What are the fundamentals of Cyber Security?
Much like traditional physical security, cyber security is about keeping your digital assets secure from internal and external threats. In the same way that you may have multiple aspects of physical security within your home or office space (door locks, CCTV etc…) cyber security is about securing your assets in the digital world.
Where to start?
One area that underpins your Cyber Security initiative or plan will be Asset Management. To understand how best to protect your business you need to know what it is that you are protecting. Or to look at it another way, you can’t protect what you don’t know exists.
So, a good starting point is to ensure you have a physical inventory of assets, such as laptops, mobile phones etc…, any physical device that has access to your corporate data.
Many Information Security programmes will go a step further than this and ensure you make an inventory of information assets and rank them as to their importance within your organisation. A great question to answer when starting this process is “If a hacker was trying to access my organisation, which information would they be most interested in?” Answering this questions will help give you an insight into your information assets and where to start.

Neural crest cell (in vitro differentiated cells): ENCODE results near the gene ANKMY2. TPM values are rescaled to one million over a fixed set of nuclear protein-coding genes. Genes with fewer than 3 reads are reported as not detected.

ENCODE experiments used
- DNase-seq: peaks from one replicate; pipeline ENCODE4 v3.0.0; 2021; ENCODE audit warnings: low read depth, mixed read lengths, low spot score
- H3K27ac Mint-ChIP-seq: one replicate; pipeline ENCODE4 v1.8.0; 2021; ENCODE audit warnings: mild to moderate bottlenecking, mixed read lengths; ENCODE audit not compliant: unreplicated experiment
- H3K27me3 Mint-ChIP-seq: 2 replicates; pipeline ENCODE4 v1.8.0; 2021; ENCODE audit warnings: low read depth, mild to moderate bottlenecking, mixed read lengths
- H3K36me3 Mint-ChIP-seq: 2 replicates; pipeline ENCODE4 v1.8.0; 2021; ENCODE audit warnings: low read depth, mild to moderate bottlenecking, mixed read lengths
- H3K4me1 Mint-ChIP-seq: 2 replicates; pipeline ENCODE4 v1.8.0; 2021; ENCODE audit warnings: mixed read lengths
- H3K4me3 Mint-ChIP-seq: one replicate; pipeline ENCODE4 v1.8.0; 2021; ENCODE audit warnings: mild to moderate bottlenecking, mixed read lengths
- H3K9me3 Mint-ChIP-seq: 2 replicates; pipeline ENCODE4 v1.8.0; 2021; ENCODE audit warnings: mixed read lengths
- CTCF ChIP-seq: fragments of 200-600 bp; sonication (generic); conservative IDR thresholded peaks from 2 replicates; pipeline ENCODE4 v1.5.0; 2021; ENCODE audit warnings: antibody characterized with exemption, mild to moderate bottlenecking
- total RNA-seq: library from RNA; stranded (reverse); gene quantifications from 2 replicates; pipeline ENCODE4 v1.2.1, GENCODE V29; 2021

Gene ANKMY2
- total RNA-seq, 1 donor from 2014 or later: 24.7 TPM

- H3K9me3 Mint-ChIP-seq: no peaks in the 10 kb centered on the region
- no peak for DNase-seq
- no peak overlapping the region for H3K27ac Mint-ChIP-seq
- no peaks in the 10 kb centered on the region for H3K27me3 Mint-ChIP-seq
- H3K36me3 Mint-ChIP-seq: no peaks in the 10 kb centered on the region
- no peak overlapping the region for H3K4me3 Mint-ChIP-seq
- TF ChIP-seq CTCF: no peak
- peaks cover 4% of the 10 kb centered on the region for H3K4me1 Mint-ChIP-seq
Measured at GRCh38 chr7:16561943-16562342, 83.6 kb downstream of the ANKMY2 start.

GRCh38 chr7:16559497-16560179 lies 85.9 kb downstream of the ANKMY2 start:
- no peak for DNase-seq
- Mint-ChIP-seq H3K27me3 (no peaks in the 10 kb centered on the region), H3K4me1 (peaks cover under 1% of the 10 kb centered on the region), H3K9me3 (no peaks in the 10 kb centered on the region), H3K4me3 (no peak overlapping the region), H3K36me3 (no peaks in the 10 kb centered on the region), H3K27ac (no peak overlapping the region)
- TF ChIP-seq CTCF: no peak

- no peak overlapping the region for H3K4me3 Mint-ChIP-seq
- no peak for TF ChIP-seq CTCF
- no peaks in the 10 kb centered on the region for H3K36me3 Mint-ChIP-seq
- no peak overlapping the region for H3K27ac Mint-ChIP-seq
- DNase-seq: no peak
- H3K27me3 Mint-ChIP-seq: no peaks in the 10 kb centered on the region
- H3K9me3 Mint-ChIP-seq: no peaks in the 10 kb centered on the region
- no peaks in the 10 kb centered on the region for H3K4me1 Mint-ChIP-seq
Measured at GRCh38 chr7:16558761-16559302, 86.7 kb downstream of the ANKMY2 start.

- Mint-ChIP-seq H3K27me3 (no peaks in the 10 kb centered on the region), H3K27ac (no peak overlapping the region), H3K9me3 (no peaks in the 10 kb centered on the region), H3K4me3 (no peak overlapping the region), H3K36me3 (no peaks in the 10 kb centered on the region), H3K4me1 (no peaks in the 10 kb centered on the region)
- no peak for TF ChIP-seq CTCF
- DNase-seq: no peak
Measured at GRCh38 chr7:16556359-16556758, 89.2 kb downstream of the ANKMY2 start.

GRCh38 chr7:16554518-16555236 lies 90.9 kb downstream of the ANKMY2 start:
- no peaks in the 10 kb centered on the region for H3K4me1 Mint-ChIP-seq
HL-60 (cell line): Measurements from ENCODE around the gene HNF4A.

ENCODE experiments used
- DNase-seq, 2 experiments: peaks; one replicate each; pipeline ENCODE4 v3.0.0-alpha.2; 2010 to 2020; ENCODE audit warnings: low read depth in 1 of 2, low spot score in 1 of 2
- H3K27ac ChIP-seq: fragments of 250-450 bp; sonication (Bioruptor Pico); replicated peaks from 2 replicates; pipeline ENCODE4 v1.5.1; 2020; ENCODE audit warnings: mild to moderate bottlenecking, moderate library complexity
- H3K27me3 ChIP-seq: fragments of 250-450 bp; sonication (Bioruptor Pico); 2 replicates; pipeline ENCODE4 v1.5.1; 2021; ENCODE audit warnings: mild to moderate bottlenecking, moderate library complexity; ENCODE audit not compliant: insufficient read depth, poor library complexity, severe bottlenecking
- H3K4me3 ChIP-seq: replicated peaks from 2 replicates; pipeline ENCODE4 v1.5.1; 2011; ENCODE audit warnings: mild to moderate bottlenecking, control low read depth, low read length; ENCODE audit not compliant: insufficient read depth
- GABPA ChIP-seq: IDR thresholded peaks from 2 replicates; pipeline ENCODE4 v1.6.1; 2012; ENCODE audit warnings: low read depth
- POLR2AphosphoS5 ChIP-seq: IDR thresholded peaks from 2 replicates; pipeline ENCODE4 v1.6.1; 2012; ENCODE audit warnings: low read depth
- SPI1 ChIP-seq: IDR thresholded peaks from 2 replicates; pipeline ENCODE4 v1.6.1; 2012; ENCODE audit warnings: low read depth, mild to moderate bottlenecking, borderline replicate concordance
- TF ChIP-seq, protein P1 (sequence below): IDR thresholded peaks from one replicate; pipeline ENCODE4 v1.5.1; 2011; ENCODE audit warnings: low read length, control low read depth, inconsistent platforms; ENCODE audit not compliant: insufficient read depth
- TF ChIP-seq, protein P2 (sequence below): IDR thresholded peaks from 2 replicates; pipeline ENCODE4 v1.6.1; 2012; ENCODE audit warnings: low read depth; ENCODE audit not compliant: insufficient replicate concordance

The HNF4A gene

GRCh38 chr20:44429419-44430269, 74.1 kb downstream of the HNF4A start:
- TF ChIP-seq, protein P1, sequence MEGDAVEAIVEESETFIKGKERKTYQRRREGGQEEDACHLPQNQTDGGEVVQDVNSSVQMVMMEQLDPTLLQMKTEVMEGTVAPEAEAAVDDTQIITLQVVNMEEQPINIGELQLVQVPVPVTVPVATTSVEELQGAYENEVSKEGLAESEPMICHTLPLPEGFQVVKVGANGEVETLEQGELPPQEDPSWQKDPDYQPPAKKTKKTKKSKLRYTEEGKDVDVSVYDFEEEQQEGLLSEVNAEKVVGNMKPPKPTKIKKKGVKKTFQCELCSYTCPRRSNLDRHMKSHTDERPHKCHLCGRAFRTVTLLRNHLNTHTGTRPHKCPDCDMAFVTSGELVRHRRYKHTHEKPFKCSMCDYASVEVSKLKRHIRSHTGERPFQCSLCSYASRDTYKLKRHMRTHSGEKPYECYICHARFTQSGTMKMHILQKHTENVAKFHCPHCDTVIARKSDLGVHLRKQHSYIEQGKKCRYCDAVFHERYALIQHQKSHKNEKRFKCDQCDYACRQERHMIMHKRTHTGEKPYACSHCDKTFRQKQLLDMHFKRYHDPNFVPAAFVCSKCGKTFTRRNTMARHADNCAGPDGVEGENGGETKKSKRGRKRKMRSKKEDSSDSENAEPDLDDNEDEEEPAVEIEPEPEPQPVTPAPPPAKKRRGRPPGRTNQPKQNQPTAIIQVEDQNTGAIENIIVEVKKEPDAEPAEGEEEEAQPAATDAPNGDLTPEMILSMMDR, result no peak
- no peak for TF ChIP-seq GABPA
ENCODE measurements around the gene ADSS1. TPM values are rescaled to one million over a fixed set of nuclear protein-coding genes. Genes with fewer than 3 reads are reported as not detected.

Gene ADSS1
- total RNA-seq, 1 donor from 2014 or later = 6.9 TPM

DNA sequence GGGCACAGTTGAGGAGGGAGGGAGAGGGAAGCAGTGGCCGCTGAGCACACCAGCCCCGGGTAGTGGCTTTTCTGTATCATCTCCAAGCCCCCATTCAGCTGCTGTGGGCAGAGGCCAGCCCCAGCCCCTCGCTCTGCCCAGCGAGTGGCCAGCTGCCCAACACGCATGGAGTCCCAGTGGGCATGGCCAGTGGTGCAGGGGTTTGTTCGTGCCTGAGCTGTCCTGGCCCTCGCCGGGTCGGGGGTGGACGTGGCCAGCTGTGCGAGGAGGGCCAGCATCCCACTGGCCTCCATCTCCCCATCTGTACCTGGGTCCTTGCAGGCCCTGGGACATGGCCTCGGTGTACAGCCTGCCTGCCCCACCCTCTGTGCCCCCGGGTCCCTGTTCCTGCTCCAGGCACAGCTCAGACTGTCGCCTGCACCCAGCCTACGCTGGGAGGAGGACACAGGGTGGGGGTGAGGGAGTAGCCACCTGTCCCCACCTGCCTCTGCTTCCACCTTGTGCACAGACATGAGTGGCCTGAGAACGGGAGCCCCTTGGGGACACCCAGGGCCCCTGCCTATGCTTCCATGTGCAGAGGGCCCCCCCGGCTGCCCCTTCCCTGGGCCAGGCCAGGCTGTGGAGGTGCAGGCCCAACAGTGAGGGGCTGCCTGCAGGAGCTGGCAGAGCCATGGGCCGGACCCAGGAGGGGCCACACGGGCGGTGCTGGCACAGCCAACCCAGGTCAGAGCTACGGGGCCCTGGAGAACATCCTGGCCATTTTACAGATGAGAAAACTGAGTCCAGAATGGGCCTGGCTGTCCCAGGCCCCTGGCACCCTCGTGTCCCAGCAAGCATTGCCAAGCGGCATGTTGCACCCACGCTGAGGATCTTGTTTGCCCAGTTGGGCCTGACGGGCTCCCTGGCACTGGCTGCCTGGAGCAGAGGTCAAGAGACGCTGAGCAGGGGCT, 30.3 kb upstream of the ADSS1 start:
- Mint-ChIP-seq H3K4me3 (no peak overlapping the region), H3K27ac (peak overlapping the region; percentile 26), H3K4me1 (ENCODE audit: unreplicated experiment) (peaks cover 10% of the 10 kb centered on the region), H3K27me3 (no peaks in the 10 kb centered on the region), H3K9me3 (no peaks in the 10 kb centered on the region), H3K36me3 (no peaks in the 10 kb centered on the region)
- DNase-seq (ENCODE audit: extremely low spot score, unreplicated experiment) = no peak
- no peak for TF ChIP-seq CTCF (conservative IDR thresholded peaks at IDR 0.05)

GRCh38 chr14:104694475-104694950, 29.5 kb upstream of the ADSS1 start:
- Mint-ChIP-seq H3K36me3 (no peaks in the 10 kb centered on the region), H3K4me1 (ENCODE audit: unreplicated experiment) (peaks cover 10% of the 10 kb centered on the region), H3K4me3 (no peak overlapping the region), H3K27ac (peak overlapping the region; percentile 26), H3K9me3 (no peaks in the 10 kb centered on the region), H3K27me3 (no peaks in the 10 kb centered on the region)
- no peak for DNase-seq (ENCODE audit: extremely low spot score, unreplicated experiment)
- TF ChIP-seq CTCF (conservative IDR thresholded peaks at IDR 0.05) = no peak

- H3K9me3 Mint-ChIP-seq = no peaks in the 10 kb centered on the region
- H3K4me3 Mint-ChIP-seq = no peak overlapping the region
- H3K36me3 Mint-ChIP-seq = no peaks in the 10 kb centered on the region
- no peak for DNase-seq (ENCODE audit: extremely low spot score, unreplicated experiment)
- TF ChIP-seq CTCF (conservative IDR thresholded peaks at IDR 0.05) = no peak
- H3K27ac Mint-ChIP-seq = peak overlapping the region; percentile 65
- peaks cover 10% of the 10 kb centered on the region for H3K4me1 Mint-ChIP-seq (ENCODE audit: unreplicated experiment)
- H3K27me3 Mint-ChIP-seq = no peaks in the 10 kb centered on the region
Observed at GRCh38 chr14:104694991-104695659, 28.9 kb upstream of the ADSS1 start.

The truth for most firms is that there are budget limitations and therefore starting with your most important and sensitive information assets is vital to ensure you are allocating your budget in the right areas.
Now you have your list of physical and information assets, you can start building out a programme, to secure those assets. This may be a mix of technology and business processes to help remove risks related to those assets, both internal and external.
From a technology standpoint we would recommend our clients have a minimum of:
- Endpoint security solution.
- Email security solution.
- Patch management solution.
- Vulnerability management solution.
- Multifactor Authentification wherever possible.
- Web filtering and URL protection.
- Mobile Device Management solution.
In terms of processes, we would strongly recommend:
- Comprehensive password policy.
- End-user cyber security training.
- Phishing testing programme.
- Strong access controls based on principal of least privilege.
- Robust backup and DR/BCP plans.
- Reporting plan for cyber incidents.
If you want to benchmark where your controls and policies rank compared to other similar firms, organisations such as AIMA provide a ‘Sound Practices to Cyber Security Guide’ which is based upon extensive research within the Alternative Investment sector.
It’s important to acknowledge and understand that the Cyber Security space is evolving all the time. The technology solutions and businesses processes that may have been adequate just 12 or 18 months ago may need to be changed, replaced, or enhanced.
Therefore, your Cyber Security plan and strategy needs to include continual improvement and reviews, as the risks are changing all of the time and therefore your provisions to mitigate those risks also need to evolve.